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The purpose of this study is to evaluate the efficacy of the computed tomography (CT)-guided percutaneous radiofrequency thermoablation (PRT) method with a minimum of 2 years follow-up. Twenty-eight patients who were followed for more than 2 years among 35 patients who underwent CT-guided PRT between April 1999 and May 2005 were included in this study. The mean age was 24.5 years (range 7–55 years) and the mean follow-up period was 40.1 months (range 24–66 months). With a radiofrequency electrode, the lesion was heated to 80°C or 90°C for 6.5 mins (range 3–9 mins). Clinical success was assessed at the out-patient clinic by symptoms and radiographs. Twenty-six patients (90%) experienced a total loss of symptoms and additional PRT also relieved the ongoing symptoms in all of the recurrent patients. PRT appears to be a safe and effective method for treating osteoid osteoma and is also effective in recurrent cases. This treatment modality is a minimally invasive procedure and is a good alternative to open surgical treatment.
Le propos de cette étude est d’évaluer l’efficacité de cette méthode avec un minimum de deux ans de recul. 28 patients ont été suivis pendant deux ans parmi 35 patients ayant bénéficié entre avril 99 et mai 2005 d’une ablation d’ostéome ostéoide par radio fréquence, guidée sous scanner. L’âge moyen était de 24,5 ans (7 à 55) et le suivi moyen de 40,1 mois (24 à 66). L’électrode permet de chauffer la lésion de 80 à 90°C en moyenne pendant 6,5 minutes (de 3 à 9). 90% des patients (26 à 28) ont pu, grâce à cette méthode, avoir une disparition totale des symptômes et pour ceux qui gardaient une symptomatologie persistante ou récurrente, un geste complémentaire de thermo régulation a été réalisé. Cette méthode apparaît comme une méthode sûre et efficace dans le traitement des ostéomes ostéoides et également dans les récidives. Ce traitement est un traitement mini invasif tout a fait alternatif avec le traitement par voie chirurgicale sanglante.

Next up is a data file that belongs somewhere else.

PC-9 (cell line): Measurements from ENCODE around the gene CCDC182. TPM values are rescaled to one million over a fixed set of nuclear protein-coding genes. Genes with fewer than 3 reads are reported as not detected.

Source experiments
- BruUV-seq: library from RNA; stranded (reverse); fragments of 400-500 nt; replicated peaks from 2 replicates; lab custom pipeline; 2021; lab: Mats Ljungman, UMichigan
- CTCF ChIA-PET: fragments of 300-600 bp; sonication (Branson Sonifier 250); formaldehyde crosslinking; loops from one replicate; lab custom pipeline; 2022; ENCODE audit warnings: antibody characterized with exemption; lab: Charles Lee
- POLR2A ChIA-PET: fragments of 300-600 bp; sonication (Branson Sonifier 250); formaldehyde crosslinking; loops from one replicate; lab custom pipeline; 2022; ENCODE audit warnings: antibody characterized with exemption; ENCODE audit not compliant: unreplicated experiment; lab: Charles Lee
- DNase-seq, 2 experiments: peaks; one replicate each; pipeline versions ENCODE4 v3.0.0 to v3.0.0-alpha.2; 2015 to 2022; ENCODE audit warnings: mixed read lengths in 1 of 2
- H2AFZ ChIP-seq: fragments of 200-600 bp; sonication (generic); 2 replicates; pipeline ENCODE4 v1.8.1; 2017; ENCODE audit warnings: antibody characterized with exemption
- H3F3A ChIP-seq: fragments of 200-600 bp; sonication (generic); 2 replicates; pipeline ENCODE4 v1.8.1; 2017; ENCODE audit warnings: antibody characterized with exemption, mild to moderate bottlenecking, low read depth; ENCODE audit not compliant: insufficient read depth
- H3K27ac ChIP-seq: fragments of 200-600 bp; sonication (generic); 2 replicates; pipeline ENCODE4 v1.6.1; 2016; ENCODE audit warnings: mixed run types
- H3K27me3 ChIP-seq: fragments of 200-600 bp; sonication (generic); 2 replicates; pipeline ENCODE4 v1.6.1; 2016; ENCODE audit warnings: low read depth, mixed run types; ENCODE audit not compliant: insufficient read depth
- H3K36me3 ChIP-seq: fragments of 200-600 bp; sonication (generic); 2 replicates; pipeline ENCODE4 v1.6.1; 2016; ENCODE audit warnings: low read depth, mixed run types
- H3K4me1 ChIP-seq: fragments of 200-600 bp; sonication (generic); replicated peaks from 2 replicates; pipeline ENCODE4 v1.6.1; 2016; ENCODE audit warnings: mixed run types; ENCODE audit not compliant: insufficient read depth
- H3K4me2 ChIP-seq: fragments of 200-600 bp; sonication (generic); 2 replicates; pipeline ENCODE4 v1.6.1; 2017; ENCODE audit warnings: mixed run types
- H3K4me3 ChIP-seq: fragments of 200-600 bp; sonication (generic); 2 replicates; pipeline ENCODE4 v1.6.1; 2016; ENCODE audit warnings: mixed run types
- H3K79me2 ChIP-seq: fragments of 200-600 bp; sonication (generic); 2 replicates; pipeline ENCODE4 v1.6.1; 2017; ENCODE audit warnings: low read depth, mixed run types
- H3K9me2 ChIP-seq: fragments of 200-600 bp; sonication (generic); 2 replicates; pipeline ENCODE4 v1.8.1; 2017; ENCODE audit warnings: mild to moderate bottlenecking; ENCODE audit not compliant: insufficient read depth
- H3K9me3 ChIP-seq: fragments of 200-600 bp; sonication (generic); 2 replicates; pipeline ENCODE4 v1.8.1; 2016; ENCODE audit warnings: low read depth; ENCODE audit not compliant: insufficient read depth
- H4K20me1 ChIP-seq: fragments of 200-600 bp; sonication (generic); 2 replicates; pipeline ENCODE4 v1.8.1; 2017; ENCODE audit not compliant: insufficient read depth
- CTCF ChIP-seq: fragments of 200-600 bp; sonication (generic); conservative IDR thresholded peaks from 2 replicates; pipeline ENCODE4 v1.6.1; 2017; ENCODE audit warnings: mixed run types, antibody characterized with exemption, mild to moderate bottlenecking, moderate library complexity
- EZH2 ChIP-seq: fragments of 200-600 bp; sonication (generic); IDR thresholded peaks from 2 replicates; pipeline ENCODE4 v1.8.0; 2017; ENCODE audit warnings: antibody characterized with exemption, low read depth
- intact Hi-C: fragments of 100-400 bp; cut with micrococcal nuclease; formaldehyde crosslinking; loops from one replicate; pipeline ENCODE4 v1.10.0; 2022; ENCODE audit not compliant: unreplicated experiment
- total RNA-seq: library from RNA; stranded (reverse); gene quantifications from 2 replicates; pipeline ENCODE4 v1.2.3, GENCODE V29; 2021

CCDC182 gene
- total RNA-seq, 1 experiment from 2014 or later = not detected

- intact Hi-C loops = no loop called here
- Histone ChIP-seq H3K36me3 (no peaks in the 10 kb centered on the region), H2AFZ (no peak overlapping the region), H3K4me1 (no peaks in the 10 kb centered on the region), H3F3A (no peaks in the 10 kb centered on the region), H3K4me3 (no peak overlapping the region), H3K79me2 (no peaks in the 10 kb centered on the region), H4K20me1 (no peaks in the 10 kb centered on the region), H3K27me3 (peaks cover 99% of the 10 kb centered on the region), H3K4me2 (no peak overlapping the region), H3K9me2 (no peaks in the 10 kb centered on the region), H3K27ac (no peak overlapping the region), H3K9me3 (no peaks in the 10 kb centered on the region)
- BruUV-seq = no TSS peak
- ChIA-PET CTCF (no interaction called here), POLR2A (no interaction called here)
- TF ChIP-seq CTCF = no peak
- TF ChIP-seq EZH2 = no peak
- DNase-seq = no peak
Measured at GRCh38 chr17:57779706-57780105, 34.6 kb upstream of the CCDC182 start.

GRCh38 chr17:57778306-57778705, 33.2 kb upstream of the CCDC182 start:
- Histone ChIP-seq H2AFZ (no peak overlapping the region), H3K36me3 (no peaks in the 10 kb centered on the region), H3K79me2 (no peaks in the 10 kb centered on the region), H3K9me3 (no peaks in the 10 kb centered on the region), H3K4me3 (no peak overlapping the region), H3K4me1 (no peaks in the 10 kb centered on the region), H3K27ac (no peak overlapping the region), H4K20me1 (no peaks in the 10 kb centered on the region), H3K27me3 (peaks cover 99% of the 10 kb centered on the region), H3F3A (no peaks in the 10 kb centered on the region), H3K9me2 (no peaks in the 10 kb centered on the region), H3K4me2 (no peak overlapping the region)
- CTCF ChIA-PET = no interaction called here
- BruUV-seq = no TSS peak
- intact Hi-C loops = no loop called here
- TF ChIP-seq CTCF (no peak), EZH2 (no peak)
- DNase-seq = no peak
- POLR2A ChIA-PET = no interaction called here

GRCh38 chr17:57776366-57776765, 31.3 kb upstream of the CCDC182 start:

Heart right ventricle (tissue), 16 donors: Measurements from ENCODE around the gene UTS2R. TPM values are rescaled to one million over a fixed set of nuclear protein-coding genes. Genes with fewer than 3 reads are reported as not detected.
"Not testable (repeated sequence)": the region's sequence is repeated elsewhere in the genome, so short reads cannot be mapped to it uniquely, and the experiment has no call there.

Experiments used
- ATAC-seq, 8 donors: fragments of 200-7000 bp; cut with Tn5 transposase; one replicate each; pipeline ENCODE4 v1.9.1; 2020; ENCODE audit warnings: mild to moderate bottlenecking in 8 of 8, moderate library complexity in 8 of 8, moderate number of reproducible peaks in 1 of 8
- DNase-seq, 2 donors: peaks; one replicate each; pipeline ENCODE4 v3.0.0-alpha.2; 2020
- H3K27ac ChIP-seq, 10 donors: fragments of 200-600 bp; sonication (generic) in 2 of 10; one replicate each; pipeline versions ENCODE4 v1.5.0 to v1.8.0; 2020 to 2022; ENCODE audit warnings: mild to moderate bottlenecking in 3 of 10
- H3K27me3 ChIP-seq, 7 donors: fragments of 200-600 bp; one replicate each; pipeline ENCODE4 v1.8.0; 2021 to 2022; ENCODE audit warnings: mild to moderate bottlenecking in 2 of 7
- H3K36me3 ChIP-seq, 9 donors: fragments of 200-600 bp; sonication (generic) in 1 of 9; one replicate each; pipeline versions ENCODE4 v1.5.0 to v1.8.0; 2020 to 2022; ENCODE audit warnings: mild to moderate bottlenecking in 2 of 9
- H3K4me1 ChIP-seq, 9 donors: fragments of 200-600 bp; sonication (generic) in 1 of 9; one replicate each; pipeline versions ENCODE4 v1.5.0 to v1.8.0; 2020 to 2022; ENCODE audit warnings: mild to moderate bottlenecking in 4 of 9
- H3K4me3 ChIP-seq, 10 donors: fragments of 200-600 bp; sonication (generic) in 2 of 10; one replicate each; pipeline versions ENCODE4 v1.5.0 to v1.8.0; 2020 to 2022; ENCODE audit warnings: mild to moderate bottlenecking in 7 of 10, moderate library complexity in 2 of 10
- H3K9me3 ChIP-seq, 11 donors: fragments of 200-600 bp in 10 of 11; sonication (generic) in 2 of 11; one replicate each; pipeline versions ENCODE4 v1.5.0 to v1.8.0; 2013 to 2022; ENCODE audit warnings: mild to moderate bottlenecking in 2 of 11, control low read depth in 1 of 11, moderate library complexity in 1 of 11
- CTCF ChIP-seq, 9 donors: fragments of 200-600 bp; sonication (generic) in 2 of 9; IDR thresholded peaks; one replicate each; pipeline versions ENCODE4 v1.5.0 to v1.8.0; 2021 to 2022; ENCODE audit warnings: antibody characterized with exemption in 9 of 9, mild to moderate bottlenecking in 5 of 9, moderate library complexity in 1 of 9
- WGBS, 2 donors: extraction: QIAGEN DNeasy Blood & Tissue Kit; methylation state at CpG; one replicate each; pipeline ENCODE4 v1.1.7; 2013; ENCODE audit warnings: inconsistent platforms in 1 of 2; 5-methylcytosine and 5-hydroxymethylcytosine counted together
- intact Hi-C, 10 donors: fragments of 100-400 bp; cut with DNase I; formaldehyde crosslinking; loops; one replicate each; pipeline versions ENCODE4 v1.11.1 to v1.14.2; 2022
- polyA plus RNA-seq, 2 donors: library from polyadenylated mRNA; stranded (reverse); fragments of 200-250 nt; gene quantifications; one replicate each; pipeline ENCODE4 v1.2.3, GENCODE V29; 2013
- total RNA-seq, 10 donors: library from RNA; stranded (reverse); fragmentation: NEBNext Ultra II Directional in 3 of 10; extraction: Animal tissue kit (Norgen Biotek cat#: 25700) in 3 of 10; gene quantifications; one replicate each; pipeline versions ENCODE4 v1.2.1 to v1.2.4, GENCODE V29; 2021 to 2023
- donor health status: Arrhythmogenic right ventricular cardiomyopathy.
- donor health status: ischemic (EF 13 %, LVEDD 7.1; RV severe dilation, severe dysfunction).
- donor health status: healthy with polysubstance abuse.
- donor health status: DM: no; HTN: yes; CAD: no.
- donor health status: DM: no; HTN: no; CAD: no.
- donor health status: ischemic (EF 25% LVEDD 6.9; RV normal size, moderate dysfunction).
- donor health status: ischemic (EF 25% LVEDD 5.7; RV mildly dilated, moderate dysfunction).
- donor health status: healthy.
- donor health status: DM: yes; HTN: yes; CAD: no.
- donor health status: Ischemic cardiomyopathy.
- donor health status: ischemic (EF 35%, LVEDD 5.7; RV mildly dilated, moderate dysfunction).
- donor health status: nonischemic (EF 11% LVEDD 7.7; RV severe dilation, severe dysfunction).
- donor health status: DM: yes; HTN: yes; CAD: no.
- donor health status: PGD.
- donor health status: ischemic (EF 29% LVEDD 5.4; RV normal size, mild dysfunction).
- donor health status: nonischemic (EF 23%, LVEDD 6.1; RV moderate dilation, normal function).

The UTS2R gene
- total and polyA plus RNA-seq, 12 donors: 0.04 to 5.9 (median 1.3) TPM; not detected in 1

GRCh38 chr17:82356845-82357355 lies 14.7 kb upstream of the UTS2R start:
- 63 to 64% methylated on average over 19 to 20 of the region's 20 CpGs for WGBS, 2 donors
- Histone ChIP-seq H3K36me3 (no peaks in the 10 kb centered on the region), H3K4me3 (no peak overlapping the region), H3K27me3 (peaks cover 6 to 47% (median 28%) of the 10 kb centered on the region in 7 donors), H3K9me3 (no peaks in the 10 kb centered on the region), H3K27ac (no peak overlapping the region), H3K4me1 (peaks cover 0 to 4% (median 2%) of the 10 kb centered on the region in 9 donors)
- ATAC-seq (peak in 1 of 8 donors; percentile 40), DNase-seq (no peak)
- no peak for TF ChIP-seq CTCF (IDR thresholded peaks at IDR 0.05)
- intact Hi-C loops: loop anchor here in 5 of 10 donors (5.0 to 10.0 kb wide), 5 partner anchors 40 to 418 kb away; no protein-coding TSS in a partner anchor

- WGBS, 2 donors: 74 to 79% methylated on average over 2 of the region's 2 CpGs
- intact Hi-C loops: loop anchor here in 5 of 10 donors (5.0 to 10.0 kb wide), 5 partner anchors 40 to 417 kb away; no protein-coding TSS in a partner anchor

Osteoid osteoma is a benign bone tumour and occurs mainly in children and young adults. They account for approximately 10% of benign bone tumours and most commonly occur in the femur and the tibia [1, 2, 5, 10]. Traditionally, treatment has been either medical methods in the form of long-term administration of non-steroidal anti-inflammatory drugs (NSAIDs) or aspirin, or surgical methods in the form of open curettage or en bloc resection.
The unremitting nature of the pain usually leads to a surgical referral. Complete surgical excision is the classic treatment but this method may result in the resection of substantial amounts of normal bone in an effort to completely excise these small tumours. Moreover, lesions located in anatomical areas that are technically difficult to access can carry substantial postoperative morbidity for these patients . In recent years, the use of the computed tomography (CT)-guided percutaneous radiofrequency thermoablation (PRT) has been reported with good results and this has been shown to have similar recurrence rates to open surgery but with fewer complications and shorter periods of hospital stay [2, 5–7, 10, 14–17]. However, the long-term follow-up of this method is rare and continuous long-term follow-up is required to determine the definite effectiveness of this technique compared to traditional open resection.